Real life is a lot funnier than anything you can make up. Consider the recent breakup of Susan Sarandon and Tim Robbins, a Hollywood couple revered for sticking together for 20 years and smashing the movie-star stereotype of fornicate today and separate tomorrow.
Though they never got married, they raised a couple of kids, now nearly adults, and were the very image of mature love. What’s more, Miss Sarandon was at least a decade older than Mr. Robbins, and their December-May relationship, which reversed the usual ratio of male geezer and barely ripened female hottie, was confirmation of their deep and abiding love.
Now the story (initially denied by Miss Sarandon’s publicist) is that the 63-yearold actress has dumped Mr. Robbins, age 51, and taken up with Jonathan Bricklin, age 31. This is funny enough all by itself. An over-the-hill and sexually voracious matron throwing herself at a young stud has been a staple of comedy from the dawning of civilization. What makes it even funnier is that Mr. Bricklin—a rich boy who lives on his rich dad’s money—gained fame for throwing “naked ping-pong” parties at his chic TriBeCa loft in Manhattan.
Naked ping-pong! The year was coming to another depressing conclusion until the news about naked ping-pong hit the front page. There were, to be sure, a few scattered moments of comic relief during the past year—the Balloon Boy saga, Orrin Hatch’s Hanukkah song, Sarah Palin’s resignation speech, the Octomom, Tiger’s plural girlfriends (Jamie Grubbs! Porn stars! Pancake House waitresses!) Michael Jackson’s funeral, Jason Chaffetz’s obsession with people wanting to see him naked, etc.
But naked ping-pong! It’s a gift that keeps on giving. You can spend many happy hours imagining all the permutations of naked ping-pong—especially with Susan Sarandon, who became famous for rubbing lemon juice all over her naked breasts in Atlantic City. Watch her lunge to retrieve a deep forehand or leap for a game-ending overhead smash. Can we please have an instant replay of her pausing to wipe sweat from her person after a particularly hardfought point?
A few questions naturally occur to the impartial observer, or maybe even to the ping-pong enthusiast: Are the ping-pong players naked right from the beginning, or do they relinquish various items of their sporting apparel as the game progresses, sort of like strip poker? Are spectators required to disrobe to enjoy the match, or is it strictly clothing-optional?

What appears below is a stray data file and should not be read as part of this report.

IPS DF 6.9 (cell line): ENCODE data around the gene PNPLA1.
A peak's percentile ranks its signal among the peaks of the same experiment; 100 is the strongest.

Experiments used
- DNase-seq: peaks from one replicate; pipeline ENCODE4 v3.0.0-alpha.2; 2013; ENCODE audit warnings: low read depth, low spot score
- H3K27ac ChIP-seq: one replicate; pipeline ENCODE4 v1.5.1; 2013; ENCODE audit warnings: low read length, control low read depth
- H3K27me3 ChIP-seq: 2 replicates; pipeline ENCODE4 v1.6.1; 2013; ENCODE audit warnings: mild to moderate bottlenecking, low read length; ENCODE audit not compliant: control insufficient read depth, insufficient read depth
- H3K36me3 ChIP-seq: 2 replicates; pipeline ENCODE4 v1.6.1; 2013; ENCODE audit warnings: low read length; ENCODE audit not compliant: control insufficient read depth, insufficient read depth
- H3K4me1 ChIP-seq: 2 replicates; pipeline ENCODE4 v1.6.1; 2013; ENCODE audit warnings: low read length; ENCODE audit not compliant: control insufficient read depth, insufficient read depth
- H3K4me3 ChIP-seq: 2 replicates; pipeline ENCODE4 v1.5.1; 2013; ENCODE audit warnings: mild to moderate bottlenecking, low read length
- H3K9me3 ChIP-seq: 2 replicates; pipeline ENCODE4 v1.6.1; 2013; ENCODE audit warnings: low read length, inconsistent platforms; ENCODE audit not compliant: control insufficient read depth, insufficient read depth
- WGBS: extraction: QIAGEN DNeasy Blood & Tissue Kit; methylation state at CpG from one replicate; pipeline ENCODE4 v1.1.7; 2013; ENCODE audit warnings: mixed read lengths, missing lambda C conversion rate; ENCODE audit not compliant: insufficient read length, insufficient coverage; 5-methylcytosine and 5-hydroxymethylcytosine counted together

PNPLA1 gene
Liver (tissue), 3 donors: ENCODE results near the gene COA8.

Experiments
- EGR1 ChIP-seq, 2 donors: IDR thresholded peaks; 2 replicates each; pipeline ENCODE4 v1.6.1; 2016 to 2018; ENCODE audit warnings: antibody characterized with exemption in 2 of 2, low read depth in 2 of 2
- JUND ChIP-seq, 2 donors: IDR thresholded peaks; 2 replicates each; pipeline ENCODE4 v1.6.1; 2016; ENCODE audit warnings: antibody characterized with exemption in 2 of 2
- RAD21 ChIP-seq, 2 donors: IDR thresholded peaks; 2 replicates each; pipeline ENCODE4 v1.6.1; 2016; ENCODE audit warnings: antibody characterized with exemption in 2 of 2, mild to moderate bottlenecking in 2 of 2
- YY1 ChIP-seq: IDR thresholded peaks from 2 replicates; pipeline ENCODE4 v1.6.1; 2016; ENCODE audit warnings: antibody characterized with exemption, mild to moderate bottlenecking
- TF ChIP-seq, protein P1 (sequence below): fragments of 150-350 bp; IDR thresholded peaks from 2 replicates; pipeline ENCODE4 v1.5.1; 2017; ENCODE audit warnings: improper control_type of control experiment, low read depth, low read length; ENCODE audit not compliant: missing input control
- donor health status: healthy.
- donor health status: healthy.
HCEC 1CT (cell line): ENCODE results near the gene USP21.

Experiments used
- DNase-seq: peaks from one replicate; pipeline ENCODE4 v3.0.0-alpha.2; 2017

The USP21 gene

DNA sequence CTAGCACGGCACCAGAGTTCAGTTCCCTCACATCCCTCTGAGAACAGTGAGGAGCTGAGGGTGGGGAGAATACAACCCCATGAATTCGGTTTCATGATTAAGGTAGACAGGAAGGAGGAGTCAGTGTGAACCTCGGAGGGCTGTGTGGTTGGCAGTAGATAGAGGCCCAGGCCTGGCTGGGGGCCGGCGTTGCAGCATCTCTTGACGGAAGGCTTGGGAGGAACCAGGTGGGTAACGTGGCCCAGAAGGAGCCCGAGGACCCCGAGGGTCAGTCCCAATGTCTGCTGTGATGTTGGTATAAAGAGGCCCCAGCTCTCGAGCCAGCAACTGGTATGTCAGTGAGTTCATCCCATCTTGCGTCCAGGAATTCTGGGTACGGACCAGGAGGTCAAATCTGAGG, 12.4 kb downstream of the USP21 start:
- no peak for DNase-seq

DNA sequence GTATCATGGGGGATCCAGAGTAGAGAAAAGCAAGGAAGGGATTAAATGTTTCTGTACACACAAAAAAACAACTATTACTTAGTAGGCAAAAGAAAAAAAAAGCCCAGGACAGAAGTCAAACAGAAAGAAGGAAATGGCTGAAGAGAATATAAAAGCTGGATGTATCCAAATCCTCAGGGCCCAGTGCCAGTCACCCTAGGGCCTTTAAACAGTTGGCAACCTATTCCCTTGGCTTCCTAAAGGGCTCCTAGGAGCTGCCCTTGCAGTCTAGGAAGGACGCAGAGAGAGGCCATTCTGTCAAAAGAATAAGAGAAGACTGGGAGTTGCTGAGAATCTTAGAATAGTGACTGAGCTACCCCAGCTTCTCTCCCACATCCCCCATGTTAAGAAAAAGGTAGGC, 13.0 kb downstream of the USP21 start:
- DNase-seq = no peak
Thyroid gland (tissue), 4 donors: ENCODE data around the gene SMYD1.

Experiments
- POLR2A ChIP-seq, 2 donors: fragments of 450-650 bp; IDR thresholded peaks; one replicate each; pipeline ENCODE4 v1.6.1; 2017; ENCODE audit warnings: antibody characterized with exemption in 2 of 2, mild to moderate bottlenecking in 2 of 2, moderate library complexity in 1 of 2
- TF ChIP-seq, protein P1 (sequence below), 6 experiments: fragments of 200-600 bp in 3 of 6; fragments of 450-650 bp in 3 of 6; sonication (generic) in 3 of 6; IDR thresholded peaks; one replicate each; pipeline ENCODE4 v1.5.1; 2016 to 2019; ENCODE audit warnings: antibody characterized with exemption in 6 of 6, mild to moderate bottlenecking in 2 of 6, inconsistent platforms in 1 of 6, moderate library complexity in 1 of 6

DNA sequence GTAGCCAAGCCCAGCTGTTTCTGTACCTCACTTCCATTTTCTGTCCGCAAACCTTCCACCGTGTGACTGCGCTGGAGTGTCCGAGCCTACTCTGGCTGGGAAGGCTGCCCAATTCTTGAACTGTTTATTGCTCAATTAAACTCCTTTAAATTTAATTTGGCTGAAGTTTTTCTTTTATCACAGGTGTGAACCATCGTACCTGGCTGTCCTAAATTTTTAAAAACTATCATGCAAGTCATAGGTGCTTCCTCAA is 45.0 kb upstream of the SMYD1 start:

Up till now, the only association of nakedness and ping-pong had to do with Tijuana strippers. Now, naked ping-pong has moved uptown, and Miss Sarandon and the young Mr. Bricklin have become its impresarios. The two hit it off, it seems, when Miss Sarandon became an investor in Mr. Bricklin’s ping-pong emporium, called Spin, in the Flatiron district. It’s not clear at what point in time the two parties took their ping-pong business from the boardroom to the boudoir, nor do we know whether they took their paddles with them.
Susan Sarandon’s giving Tim Robbins the old heave-ho to pursue a life of naked ping-pong with a fella half her age has temporarily (perhaps) knocked the Tiger Woods scandal off the front page. Tiger might at this moment be scowling his Tiger scowl and muttering to close associates, “See, other famous people can behave like fools. Why isn’t everybody piling on her like they did with me?” Well, let’s wait and see what happens. It largely depends on whether more naked ping-pong players come forward with text-messages or incriminating photos.
The laughter might turn to headwagging and moral outrage if incriminating photos surface of Miss Sarandon and Mr. Woods playing naked golf. And everyone knows that golf is not funny.
If Tiger were a famous ping-pong player instead of a famous golfer, there wouldn’t be a fraction of the moral outrage. Pingpong exists in the dimension of comedy, while golf, as scholars have long recognized, partakes of tragedy: pity, terror and heroic failure. Rightly or wrongly, and probably wrongly, people elevated Tiger to an impossibly high position, and his fall was inevitable. And now he is more pathetic than tragic. Only his party gals are funny.
Meanwhile, Miss Sarandon’s excursion into naked ping-pong is a truer emblem of our trivial age than Mr. Woods’ multiple dalliances. Everyone now is speculating on whether he can somehow redeem himself in the public eye. Will all be forgotten if he wins the Masters’? Or flogs himself on the 18th green?
My advice to him:
Take up ping-pong.